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Early Auckland Births
Compiled and kindly donated by Shirley Kendall


The births listed on the following pages did not all occur at or near Auckland but the parents of these children were early settlers to the vicinity of Auckland. Births to families of men serving with the British Army and Royal New Zealand Fencible Corps, sometimes happened during voyages to New Zealand. Where known, these have been included as such events at sea, or those occurring in foreign countries, are often difficult to locate.

It cannot be stressed sufficiently that there may be slight discrepancies in dates as occasionally a baptism date may be given instead of a birth date. Catholic children were usually baptised at a very early age so the dates of baptism can be very useful. Another variation is the maiden name of the mother. Many of these women were married more than once, so when their maiden name or their former married name was given, the two can be given in different instances, causing some confusion. In a few instances, people married as many as three times due to deaths from childbirth, consumption and accidents. Many of the Fencibles, aged at more than forty years, often married girls as young as 14 years which meant that these men often died within a few years leaving these women with a family of young children and no means of support. Needless to say, there was usually no alternative to remarrying as they could not go out to work and care for young children.

To give the reader an idea of the wild variations which can be experienced, Gallagher became Golhar, McDaniel became McDonald and McDonnell while one woman's maiden name is listed as Helferty, Helforthy, Halford and Alford. In the case of stepchildren, William Pilcher's stepdaughter, Winifred, when registering the births of her children, was named as being née Pilcher or Cruise, the latter being her correct name. These families often had thick brogues and were unable to read or write so they had no way to check spelling. Pronouncing a name even though it looks widely different can be helpful.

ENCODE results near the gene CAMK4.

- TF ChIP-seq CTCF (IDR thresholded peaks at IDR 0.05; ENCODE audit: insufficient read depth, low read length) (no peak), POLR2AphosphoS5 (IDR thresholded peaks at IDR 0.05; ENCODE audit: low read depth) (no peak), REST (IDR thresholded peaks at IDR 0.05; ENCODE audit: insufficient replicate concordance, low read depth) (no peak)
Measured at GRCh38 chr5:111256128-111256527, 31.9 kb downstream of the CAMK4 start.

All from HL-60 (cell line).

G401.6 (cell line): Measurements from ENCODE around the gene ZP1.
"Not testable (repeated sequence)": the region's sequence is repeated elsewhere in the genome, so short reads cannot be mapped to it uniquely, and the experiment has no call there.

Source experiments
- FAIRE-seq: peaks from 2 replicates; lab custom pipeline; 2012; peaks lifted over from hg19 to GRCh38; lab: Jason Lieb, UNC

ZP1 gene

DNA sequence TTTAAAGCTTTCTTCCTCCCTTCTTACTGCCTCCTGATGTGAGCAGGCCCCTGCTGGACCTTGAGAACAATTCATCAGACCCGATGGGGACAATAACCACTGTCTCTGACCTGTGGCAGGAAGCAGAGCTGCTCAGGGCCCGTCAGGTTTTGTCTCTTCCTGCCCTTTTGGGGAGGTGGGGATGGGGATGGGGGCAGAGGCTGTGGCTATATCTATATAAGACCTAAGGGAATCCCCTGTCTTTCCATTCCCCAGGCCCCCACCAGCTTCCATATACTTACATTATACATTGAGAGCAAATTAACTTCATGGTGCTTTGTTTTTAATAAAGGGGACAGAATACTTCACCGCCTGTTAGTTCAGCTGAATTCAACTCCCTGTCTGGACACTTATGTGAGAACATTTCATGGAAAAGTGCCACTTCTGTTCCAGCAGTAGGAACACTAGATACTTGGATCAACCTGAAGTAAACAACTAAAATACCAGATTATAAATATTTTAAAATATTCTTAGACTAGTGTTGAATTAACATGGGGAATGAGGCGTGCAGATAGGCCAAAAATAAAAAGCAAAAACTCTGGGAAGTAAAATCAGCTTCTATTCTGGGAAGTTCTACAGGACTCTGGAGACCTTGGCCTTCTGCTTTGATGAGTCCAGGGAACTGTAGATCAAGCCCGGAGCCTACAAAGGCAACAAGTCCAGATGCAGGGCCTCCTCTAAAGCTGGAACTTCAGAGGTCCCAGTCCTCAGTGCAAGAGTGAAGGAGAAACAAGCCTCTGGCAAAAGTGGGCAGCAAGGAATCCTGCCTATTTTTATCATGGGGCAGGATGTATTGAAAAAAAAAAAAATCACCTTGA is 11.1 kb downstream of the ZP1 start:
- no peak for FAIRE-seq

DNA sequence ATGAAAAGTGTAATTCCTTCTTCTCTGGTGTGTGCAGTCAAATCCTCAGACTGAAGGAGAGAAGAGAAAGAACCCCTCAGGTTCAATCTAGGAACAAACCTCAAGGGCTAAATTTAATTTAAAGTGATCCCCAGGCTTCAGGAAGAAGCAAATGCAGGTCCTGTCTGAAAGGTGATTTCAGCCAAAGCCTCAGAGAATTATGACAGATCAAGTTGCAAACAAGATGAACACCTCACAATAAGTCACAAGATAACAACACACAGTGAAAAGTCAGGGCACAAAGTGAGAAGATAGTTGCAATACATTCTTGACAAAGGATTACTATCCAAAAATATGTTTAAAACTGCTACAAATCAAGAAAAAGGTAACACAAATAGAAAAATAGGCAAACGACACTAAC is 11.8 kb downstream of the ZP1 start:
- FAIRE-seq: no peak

These births have been gathered from a wide variety of sources. I have purchased certificates while in England and New Zealand, and some years back, I was privileged to be permitted by the then Registrar-General to spend several weeks searching the early registers at Levin. This enabled me to check strange spellings and make alterations such as Danley to Donnelly, mainly by checking the maiden name of the particular woman involved. One of the strangest was Meatlaw and Meatland which turned out to be Maitland. Four Fencibles were called James Donnelly. Two of whom came on the same ship and both were married to women called Mary. Three men called John Kerr, all living at Onehunga, and another three called Michael Murphy, also created many problems. One can then begin to see how the maiden name of the wife helps to sort out such discrepancies. When Bartholomew Maher's wife gave birth to her children, her maiden name is different in two separate entries. Explanation for this situation is that she may have been married previously, her mother was married several times, or she was herself a stepchild.

The Howick Colonial Village files have been placed at my disposal and these have been used extensively. The Auckland Volume of the Cyclopaedia of New Zealand, obituaries found in various libraries around Auckland and Waikato have given additional information and many hours have been spent in the State Library at Sydney checking death notices and obituaries also. I thank everyone who has been good enough to share their resources with me. This has meant that the end product has been greatly enhanced. Being able to give a place of abode and father's occupation has also contributed to fuller research. It enables some families to see movement around Auckland and changes of occupation in some instances. There should be a second volume of births when time permits.
Shirley Kendall

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